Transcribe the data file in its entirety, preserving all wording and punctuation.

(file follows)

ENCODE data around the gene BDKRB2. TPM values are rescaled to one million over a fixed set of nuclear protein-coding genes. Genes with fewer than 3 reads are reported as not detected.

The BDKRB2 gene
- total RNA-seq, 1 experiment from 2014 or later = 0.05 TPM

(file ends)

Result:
ENCODE data around the gene BDKRB2. TPM values are rescaled to one million over a fixed set of nuclear protein-coding genes. Genes with fewer than 3 reads are reported as not detected.

The BDKRB2 gene
- total RNA-seq, 1 experiment from 2014 or later = 0.05 TPM